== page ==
Frankoma Pottery Lazybones Desert Gold Six Lugged Bowls With Underplates

Frankoma Pottery Lazybones Desert Gold Six Lugged Bowls With Underplates
Item# FrankomaLazybonesDesertGoldBowlsPlatesEY
Availability: Usually ships in 2-3 business days

Product Description And Additional Pictures

We are offering an extraordinary pairing of six Frankoma Pottery Company lugged bowls with underplates in the Lazybones pattern, Desert Gold color. This quintessentially mid-century set was introduced by Frankoma Pottery in 1953, and we know from the clay color that our bowls and plates were produced prior to 1955.

Featuring clean, concise lines and an elegant, understated swirl design on the face of the plates, the lugged bowls adhere to the mid-century ethos of understated beauty combined with practical utility: they feature a a dipped handle on the top (see our photos) that allows the user to comfortably hold the bowl with their thumb, and – thanks to a ridge running from the side of the lugged handle to the base of the bowl – an indentation in the base that permits the user to support the bowl with middle finger. This excellently designed bowl measures 6-7/8” from the end of the lugged handle to the other side of the bowl, and has an impressed FRANKOMA stamp on the underside, along with the code ‘4X’, which is the manufacturer’s identifying number for this very bowl. Frankoma Pottery originally marketed these as cereal bowls, but we think they make excellent soup bowls as well, thanks to the marvelous heat resiliency of the pottery.

We have paired the lug bowls with an underplate that Frankoma Pottery originally marketed as a Bread & Butter plate. Measuring 6-7/8” in diameter, all six of our plates have the subtle, linear swirl design unique to this dinnerware line. Three of our plates have the raised FRANKOMA mark on the underside, and the other three are unmarked, which was not unusual for Frankoma Pottery items. These lovely, small plates will provide protection from spills and heat when paired with the lug bowls, and they will also do additional service as snack or dessert plates. Of course, these beautiful items are nearly 70 years old, so if you want to keep them out of service and on display, that would be perfectly fine!

Our six bowls and six plates are in mint condition, with no chips, cracks or obvious signs of use. Please view our photos, which capture the clean, lovely lines of the lugged bowls and the plates, as well as the granular beauty of the glaze!

BRIEF HISTORY: John Frank was a ceramics art professor at the University of Oklahoma. He started the Frankoma Pottery operations in 1933, producing vases and other types of art pottery. Initially he used a beige clay from the Arbuckle Mountains, known today as Ada clay. Frank eventually left the university, moving his family in 1938 to Sapulpa, Oklahoma, and set up a pottery on Route 66 just outside of Tulsa. The new plant began operations in June of 1938. Frank used Ada clay for about 16 years at his Sapulpa pottery; however, in 1955 he switched to a local, reddish clay now known as Sapulpa clay. The change in the clay sources has made dating Frankoma Pottery pieces a fairly simple exercise: Looking at the bottom of the piece, if the clay used appears to be a tan color, then it was created pre-1955 from Ada clay. If the clay is a red color, then it was likely produced after 1955, when Frank began producing pieces from the local Sapulpa red clay. Prior to the clay change, Frank realigned his business from the production of art ware to focus on dinnerware. First, he introduced the Southwestern “Wagon Wheel” line (1946), which featured a bas-relief wagon wheel as its central design motif. After introducing this tremendously popular line, Frank introduced a Mayan-Aztec design (1947), and in 1948 introduced the famous Plainsman dinnerware line, which was supposed to be evocative of the west. The Lazybones dinnerware line that followed in 1953 was evocative of the mid-century aesthetic, with its clean lines, utility and subtle grace.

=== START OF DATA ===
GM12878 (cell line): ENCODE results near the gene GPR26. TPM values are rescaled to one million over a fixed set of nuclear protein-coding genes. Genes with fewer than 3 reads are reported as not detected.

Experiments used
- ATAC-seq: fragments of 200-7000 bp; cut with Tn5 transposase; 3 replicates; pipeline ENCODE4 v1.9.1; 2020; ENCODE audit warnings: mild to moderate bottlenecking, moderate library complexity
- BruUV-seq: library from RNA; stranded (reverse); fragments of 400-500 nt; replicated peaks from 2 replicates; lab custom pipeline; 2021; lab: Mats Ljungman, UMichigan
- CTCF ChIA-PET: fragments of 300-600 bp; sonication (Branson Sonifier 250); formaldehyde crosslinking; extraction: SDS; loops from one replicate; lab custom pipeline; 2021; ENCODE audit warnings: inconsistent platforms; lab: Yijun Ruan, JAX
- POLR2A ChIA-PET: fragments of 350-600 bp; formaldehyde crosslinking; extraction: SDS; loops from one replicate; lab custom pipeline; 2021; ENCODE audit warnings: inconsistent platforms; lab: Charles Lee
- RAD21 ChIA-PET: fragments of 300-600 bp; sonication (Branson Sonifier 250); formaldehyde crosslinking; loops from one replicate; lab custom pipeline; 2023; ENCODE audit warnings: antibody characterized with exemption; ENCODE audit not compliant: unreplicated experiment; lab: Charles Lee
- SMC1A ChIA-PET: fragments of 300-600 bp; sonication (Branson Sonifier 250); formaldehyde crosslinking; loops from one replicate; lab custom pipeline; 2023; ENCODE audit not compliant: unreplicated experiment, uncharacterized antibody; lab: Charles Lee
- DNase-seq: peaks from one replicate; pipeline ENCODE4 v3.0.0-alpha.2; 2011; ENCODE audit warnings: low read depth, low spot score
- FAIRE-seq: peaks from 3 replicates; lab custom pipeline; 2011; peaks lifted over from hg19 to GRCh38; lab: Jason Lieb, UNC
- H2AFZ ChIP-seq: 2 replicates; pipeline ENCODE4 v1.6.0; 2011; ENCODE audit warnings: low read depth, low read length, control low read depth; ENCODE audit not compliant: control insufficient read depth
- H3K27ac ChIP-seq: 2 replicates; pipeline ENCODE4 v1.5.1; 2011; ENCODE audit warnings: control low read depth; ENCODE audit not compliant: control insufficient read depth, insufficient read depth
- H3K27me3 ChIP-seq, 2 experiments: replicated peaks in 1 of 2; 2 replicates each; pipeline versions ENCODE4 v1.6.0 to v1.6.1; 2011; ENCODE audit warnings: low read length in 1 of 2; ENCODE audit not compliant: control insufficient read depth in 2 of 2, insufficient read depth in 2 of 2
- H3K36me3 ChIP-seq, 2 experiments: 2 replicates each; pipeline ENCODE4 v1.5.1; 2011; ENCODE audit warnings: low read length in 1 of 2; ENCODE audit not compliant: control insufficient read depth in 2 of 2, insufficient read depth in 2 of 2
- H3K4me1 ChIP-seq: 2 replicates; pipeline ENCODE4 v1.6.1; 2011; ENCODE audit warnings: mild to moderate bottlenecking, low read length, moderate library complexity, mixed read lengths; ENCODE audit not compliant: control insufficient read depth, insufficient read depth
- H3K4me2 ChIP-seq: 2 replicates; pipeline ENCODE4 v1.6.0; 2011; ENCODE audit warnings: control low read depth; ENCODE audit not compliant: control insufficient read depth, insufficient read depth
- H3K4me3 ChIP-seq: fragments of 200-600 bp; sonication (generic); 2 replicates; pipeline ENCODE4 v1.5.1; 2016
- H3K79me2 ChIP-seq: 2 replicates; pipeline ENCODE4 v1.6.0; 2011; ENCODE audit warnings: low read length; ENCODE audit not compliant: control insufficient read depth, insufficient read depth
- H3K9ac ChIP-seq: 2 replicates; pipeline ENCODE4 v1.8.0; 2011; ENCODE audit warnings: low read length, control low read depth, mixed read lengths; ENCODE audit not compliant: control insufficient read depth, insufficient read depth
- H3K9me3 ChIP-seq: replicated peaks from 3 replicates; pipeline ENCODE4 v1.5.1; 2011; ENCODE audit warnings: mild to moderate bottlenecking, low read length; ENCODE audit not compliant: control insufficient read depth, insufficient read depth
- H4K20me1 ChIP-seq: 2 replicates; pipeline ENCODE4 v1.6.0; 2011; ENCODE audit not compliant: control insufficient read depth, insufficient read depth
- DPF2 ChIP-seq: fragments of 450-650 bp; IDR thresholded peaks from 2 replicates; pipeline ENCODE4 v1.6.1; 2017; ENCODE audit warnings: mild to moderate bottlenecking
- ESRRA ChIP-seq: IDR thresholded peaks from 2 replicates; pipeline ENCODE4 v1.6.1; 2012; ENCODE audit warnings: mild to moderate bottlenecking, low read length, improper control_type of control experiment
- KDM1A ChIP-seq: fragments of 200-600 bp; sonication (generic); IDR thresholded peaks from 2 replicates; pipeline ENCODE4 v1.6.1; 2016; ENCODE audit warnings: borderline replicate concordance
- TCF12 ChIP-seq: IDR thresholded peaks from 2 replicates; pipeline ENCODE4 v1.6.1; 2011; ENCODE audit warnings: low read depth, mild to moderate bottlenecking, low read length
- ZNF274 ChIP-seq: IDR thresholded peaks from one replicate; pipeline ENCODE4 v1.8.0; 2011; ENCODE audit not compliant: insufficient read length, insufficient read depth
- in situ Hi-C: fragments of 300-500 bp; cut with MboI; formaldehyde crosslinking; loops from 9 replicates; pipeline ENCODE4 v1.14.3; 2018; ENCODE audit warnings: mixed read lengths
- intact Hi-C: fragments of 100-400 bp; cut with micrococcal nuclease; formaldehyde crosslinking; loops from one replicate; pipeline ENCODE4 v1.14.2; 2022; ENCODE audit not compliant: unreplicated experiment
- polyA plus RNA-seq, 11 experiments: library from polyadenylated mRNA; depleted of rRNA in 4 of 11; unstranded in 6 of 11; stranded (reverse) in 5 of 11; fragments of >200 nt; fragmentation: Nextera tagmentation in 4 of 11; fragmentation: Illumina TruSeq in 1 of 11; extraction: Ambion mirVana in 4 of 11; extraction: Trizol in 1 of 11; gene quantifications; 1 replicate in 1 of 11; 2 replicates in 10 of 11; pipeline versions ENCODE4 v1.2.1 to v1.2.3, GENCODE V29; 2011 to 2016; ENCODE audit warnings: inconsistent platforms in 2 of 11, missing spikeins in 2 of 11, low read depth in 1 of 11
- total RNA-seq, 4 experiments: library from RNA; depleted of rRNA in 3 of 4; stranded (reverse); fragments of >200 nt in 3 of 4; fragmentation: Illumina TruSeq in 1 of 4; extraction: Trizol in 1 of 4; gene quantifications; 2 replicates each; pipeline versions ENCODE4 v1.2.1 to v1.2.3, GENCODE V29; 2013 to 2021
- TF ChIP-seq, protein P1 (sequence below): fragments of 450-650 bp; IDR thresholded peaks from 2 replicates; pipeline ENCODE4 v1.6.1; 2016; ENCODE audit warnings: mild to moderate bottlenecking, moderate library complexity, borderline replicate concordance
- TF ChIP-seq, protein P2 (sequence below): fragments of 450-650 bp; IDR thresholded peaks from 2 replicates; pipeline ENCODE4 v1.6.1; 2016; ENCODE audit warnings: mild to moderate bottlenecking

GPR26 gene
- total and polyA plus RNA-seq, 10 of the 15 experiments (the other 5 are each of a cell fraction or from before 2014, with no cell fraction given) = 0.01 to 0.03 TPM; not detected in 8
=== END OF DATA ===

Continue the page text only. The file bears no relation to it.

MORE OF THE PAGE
Over the course of business operations, Frank and his family experienced a number of serious business setbacks. The Sapulpa plant burned to the ground twice, and the business suffered from ongoing financial problems. The company filed for Chapter 11 bankruptcy protection in 1990, and Frank's daughter sold the struggling company in 1991. The company assets were auctioned off in May of 2011. The original Frankoma Pottery molds and trademark name were sold to a limited liability company which is producing limited amounts of pottery.

Shipping for our beautiful mid-century set of 6 each Frankoma Pottery Company lugged bowls and plates is $65.00 to the 48 contiguous United States. Please contact us for a shipping quote outside of the lower 48 United States @ myantiquarians@gmail.com